"At the beginning of the 20th century, people 65 and older comprised 4.1% of the population," wrote the study authors, from Texas Women's University. "By the year 2030, it is estimated that people 65 and older, the 'baby boomer' generation, will comprise more than 20% of the population. This will have a profound effect on the practice of dentistry and on society as a whole."
This issue prompted the researchers to design a study that would assess whether dental hygienists in Texas are prepared and willing to treat the elderly in alternative practice settings such as nursing homes.
They mailed a questionnaire to 500 hygienists culled from a 5% systematic sample of dental hygiene graduates taken from four dental hygiene schools in Texas. Of these, 175 questionnaires were returned, for a 35% response rate.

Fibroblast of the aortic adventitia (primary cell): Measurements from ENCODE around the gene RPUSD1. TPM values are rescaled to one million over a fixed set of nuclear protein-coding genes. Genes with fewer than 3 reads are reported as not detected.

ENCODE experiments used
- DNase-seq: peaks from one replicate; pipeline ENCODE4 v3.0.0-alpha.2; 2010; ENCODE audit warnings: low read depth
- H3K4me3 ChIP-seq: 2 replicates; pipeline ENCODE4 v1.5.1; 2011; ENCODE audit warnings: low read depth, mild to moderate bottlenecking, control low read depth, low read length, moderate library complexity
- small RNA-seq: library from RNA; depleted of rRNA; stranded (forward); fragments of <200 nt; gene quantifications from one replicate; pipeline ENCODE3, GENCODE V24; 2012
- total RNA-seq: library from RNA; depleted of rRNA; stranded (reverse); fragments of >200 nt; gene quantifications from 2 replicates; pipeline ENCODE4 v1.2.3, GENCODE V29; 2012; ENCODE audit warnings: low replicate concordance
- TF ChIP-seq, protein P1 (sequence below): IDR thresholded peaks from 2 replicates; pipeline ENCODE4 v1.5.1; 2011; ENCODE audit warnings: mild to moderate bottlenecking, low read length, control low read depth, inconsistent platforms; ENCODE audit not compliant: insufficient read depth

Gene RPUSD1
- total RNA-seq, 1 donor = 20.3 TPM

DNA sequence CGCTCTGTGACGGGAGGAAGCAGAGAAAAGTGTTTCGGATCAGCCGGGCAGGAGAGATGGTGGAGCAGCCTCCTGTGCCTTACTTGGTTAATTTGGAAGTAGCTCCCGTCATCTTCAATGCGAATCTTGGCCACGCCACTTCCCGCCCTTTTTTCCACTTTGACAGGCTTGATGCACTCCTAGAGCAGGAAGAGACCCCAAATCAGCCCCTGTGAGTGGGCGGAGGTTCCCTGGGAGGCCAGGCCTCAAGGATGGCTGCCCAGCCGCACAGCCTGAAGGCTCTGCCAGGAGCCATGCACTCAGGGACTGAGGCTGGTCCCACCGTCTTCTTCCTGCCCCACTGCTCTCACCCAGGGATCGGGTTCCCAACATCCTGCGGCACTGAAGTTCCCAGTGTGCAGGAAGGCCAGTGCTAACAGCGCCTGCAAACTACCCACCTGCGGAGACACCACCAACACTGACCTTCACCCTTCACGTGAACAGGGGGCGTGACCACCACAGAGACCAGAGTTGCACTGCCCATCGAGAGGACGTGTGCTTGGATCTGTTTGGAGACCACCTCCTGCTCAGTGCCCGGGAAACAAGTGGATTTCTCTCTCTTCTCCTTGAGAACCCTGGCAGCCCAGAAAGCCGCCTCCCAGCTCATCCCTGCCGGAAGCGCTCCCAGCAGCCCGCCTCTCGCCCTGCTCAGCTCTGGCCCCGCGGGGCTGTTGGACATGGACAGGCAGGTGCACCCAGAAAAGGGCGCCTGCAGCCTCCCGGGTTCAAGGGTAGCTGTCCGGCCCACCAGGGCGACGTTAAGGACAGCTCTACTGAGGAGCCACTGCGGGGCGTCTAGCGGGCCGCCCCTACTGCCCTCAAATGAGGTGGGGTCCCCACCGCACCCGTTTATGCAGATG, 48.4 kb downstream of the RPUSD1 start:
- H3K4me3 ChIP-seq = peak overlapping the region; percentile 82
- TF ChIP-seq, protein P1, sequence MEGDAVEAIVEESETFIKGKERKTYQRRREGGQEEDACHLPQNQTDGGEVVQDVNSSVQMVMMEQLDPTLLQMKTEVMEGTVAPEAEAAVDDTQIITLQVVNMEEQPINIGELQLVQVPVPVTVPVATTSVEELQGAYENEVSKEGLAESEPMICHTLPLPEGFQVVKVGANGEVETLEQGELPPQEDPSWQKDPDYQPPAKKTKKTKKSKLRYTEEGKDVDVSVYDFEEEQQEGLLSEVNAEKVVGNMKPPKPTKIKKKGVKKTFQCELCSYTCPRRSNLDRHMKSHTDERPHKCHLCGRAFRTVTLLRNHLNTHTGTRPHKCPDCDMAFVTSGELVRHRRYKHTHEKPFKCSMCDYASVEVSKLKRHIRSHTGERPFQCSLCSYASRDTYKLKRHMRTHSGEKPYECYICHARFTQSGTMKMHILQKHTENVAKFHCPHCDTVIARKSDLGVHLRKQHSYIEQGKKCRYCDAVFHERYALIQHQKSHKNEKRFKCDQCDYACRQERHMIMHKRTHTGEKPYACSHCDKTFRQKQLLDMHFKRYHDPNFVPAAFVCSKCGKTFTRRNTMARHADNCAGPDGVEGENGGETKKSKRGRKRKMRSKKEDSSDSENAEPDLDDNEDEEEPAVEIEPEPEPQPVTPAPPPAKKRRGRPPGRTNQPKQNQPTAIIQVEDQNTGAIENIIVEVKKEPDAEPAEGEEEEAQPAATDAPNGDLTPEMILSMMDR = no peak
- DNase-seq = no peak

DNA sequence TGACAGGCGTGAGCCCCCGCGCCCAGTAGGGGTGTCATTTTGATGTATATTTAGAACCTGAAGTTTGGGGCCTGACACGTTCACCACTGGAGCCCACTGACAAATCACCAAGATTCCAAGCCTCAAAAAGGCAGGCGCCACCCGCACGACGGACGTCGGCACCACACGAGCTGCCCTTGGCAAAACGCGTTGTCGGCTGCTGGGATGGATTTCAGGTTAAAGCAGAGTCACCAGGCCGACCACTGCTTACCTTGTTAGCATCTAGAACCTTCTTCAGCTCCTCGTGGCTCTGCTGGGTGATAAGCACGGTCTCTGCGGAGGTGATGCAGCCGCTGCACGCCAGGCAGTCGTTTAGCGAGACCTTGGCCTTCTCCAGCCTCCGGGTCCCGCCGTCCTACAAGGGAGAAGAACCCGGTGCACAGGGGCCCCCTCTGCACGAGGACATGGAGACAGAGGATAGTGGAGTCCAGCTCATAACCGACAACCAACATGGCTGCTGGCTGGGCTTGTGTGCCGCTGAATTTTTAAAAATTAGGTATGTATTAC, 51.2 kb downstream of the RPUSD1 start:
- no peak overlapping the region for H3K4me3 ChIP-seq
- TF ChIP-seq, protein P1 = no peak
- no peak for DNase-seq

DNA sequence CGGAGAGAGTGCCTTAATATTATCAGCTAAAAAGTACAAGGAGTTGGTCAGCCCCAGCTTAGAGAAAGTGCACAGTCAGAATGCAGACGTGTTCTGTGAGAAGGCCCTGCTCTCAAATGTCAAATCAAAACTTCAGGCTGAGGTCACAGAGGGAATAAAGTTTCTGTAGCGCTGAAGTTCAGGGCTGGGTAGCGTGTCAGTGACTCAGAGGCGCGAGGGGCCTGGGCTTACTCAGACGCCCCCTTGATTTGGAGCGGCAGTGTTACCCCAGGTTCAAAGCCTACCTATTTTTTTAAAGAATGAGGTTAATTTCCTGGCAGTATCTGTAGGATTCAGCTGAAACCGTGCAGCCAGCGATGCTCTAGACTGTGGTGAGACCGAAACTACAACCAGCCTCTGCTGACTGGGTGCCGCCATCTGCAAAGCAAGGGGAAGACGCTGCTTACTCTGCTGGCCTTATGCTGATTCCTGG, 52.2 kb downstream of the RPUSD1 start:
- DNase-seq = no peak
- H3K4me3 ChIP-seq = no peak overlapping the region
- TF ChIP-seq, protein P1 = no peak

The questionnaire asked respondents what degree(s) they held, how prepared they felt to treat the special needs of the elderly, if they were willing to work in alternative practice settings such as a nursing home, and if they felt additional education was needed.
More than 86% of the respondents said they felt somewhat prepared to treat the special needs of the elderly based on education, but 86.5% also felt more education was needed to better prepare them to treat the elderly. More than half said they would not be willing to work in alternative practice settings such as nursing homes.
"The average respondents do not feel fully prepared to treat the elderly with special needs, and they think more education is needed to better prepare them to treat this important target population," the researchers concluded.
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